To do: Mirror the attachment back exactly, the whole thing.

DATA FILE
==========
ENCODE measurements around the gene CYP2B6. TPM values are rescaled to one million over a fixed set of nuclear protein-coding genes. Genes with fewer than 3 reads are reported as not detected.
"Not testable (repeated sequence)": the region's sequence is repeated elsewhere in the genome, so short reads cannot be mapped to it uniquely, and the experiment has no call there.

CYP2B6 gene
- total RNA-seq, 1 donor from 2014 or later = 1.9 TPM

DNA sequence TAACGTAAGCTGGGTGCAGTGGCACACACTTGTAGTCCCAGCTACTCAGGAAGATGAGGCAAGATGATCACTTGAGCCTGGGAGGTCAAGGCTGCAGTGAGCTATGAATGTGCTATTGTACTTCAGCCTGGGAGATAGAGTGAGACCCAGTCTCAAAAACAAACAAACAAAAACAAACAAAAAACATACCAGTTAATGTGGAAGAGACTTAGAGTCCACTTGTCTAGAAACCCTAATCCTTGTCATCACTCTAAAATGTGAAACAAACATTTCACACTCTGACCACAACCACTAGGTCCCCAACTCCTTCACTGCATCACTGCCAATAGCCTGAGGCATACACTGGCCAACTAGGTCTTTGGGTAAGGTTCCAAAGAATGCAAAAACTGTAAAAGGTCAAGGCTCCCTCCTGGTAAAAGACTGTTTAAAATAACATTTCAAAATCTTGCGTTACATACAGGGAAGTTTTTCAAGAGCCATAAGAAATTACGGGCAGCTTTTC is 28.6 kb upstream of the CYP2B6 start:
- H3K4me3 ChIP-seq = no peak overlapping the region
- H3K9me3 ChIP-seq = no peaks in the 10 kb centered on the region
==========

ENCODE measurements around the gene CYP2B6. TPM values are rescaled to one million over a fixed set of nuclear protein-coding genes. Genes with fewer than 3 reads are reported as not detected.
"Not testable (repeated sequence)": the region's sequence is repeated elsewhere in the genome, so short reads cannot be mapped to it uniquely, and the experiment has no call there.

CYP2B6 gene
- total RNA-seq, 1 donor from 2014 or later = 1.9 TPM

DNA sequence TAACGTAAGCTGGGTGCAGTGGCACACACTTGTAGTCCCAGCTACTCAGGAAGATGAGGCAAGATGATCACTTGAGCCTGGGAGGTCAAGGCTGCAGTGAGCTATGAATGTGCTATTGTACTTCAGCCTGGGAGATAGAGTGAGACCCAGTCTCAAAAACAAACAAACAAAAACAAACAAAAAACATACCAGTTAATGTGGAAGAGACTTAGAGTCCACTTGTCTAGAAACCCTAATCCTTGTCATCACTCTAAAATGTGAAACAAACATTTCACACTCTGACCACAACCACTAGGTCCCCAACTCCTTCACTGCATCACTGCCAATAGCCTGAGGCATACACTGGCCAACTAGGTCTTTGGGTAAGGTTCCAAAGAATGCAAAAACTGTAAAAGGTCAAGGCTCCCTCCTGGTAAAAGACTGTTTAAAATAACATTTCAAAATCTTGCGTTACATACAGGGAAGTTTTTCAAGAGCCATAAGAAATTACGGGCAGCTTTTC is 28.6 kb upstream of the CYP2B6 start:
- H3K4me3 ChIP-seq = no peak overlapping the region
- H3K9me3 ChIP-seq = no peaks in the 10 kb centered on the region